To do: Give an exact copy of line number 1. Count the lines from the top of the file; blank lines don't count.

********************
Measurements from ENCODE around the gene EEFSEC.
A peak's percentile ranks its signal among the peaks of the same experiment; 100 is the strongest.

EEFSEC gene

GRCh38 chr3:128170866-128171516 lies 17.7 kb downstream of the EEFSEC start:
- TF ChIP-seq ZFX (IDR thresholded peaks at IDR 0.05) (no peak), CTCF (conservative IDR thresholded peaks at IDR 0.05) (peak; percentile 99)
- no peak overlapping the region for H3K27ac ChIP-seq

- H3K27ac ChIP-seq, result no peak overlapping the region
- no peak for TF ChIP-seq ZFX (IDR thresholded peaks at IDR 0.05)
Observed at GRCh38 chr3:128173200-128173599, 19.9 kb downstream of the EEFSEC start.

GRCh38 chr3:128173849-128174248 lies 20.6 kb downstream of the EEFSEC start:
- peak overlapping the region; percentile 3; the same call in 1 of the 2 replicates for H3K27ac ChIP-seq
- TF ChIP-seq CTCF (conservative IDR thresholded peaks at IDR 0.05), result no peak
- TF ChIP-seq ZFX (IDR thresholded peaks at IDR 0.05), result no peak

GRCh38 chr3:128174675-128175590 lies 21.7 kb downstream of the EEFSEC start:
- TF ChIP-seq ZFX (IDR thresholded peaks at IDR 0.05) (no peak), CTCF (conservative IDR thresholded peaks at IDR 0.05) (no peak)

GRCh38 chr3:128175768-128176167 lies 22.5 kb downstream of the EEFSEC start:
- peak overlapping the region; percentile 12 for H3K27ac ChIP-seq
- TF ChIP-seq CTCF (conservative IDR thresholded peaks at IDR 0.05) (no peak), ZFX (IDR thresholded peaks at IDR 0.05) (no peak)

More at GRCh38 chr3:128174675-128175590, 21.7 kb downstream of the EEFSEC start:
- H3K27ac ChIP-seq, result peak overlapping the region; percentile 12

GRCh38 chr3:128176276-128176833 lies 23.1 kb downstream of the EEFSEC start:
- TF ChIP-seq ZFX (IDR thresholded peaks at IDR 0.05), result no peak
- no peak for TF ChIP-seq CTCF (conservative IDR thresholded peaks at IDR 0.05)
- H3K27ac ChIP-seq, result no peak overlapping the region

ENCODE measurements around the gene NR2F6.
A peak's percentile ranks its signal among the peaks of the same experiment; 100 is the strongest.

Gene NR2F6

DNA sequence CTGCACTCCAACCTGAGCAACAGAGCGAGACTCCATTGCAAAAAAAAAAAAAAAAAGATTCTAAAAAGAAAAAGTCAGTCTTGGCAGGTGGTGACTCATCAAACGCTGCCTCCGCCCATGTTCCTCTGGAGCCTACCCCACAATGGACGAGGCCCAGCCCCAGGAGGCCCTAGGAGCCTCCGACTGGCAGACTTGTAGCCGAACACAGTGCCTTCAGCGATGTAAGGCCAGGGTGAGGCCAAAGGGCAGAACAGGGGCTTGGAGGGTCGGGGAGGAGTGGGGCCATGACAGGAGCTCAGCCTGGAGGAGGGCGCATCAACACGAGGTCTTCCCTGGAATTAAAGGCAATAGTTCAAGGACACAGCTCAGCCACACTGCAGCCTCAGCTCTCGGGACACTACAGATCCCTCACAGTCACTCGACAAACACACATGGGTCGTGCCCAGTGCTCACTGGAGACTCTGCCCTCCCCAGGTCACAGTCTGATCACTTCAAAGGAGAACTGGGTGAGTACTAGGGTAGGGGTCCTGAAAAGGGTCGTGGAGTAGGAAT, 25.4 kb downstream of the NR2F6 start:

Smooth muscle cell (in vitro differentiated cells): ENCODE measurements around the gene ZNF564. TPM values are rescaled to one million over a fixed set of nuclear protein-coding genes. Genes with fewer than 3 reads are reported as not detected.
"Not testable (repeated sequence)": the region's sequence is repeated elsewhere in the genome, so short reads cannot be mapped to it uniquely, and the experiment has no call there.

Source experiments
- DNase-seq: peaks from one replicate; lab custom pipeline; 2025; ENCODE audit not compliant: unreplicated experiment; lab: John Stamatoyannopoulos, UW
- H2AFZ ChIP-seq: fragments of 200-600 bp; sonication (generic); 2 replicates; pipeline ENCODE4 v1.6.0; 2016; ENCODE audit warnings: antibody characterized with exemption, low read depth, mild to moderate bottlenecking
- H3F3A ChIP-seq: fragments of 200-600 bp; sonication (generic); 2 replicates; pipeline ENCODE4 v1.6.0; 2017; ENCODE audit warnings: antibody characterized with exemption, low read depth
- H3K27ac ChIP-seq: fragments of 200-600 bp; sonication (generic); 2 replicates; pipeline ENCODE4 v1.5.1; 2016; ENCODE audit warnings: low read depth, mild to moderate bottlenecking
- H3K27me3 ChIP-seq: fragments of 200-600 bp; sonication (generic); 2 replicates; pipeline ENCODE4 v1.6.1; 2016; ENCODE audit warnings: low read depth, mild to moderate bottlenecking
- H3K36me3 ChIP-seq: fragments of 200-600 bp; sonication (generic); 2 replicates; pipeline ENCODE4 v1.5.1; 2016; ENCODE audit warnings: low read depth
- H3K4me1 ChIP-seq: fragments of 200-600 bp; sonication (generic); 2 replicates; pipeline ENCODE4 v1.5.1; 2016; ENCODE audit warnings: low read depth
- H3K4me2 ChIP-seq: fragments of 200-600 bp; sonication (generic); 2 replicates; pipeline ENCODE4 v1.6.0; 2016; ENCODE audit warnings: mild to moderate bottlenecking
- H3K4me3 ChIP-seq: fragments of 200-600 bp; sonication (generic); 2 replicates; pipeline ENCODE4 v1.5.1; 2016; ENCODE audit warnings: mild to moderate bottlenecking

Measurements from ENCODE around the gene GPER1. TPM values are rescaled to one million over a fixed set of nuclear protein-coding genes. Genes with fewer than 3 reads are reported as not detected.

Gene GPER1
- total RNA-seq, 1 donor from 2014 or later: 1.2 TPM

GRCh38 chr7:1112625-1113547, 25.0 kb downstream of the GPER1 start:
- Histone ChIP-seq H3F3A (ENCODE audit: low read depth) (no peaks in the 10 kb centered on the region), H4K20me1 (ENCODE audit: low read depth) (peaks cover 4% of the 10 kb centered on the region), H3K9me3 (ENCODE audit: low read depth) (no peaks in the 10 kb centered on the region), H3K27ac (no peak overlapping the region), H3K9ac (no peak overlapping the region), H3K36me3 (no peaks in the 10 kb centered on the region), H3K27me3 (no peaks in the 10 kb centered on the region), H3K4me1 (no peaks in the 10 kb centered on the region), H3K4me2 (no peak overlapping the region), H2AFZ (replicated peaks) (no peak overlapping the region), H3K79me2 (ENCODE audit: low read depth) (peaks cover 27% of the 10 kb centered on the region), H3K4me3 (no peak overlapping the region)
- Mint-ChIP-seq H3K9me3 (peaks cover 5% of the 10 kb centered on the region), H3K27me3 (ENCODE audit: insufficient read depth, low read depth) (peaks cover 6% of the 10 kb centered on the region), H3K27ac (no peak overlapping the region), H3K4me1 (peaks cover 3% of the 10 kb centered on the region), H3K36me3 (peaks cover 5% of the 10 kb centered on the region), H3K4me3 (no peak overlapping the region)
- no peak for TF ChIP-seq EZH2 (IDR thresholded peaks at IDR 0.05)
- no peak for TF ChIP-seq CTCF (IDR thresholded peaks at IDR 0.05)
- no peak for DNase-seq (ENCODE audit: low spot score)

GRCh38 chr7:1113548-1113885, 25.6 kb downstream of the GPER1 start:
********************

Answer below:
Measurements from ENCODE around the gene EEFSEC.